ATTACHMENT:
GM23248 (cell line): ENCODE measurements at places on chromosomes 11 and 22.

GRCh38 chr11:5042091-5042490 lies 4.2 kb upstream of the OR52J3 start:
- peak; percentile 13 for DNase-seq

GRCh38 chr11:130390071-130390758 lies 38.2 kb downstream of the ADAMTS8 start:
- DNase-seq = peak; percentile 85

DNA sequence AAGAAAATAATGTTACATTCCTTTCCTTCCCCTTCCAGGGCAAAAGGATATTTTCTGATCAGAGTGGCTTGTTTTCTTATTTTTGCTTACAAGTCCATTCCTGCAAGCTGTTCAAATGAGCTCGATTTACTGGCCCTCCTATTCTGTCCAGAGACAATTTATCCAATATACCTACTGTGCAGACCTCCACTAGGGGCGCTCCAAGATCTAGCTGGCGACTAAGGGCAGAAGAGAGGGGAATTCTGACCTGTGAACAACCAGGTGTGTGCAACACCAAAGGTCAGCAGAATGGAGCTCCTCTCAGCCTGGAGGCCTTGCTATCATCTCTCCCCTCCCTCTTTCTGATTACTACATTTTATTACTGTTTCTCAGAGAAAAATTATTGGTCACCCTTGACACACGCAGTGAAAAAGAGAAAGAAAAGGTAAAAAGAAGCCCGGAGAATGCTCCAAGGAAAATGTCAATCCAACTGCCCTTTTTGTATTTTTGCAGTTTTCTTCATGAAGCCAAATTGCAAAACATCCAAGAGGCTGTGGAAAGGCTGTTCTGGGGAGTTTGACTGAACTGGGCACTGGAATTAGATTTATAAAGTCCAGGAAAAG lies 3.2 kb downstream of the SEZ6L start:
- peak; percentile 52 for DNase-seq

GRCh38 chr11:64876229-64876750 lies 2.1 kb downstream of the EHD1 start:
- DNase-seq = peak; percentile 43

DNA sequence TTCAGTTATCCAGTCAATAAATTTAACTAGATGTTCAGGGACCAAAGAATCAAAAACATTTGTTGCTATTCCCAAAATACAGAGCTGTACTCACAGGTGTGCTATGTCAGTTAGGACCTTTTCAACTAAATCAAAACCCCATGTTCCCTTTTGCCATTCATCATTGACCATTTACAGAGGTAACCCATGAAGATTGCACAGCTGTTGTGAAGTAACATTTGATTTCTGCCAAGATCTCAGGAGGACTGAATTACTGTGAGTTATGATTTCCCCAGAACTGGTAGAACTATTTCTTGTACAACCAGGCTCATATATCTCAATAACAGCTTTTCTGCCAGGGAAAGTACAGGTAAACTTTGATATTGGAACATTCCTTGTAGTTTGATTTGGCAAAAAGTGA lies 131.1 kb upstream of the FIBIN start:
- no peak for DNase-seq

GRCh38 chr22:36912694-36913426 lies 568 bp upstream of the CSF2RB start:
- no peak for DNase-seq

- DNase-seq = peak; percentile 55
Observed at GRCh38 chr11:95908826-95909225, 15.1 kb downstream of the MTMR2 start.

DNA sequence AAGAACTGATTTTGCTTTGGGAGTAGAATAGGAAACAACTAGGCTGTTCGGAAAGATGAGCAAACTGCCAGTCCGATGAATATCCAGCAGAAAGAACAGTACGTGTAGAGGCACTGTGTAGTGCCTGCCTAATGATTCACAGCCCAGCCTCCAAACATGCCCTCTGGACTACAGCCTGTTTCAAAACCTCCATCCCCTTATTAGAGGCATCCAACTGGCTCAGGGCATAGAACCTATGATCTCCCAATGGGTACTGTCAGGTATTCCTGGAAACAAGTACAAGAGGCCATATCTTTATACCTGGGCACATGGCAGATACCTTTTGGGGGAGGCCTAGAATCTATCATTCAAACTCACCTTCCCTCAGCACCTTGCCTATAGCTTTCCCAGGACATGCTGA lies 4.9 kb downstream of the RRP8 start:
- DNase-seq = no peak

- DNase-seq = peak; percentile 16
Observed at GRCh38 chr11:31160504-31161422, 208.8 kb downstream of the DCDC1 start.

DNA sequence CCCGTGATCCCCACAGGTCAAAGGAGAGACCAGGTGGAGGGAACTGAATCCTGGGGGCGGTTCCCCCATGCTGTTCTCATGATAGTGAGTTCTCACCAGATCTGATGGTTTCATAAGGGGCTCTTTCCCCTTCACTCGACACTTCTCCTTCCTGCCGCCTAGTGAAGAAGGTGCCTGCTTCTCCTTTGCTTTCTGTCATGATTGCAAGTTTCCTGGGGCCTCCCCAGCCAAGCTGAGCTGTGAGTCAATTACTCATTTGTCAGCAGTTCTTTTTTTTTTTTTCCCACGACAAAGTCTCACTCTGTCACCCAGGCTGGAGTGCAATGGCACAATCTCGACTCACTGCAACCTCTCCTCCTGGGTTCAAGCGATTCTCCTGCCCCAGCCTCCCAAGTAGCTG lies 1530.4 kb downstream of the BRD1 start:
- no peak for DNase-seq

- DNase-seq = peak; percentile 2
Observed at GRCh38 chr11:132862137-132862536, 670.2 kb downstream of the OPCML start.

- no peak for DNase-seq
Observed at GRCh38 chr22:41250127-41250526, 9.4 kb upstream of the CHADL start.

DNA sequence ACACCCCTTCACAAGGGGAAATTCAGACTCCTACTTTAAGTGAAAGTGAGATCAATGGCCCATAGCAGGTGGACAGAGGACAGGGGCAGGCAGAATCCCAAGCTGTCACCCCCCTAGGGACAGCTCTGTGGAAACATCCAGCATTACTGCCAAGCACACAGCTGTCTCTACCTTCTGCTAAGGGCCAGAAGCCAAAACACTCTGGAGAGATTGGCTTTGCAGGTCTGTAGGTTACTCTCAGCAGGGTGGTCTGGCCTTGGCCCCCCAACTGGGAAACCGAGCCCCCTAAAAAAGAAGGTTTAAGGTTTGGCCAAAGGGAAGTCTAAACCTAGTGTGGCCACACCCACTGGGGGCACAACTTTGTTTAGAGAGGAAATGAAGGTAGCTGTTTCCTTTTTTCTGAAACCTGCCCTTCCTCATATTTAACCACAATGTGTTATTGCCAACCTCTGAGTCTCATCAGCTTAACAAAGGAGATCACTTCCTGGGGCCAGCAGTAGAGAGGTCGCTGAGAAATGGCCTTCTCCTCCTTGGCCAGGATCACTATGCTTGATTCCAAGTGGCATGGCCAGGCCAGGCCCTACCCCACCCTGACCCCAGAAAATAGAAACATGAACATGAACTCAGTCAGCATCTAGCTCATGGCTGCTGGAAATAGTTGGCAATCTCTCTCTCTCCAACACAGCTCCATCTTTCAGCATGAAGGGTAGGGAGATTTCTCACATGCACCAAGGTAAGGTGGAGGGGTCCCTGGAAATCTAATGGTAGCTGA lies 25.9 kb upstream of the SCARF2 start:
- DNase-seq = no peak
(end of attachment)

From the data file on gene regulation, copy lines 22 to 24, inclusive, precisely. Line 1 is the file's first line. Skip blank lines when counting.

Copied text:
- DNase-seq = peak; percentile 2
Observed at GRCh38 chr11:132862137-132862536, 670.2 kb downstream of the OPCML start.

- no peak for DNase-seq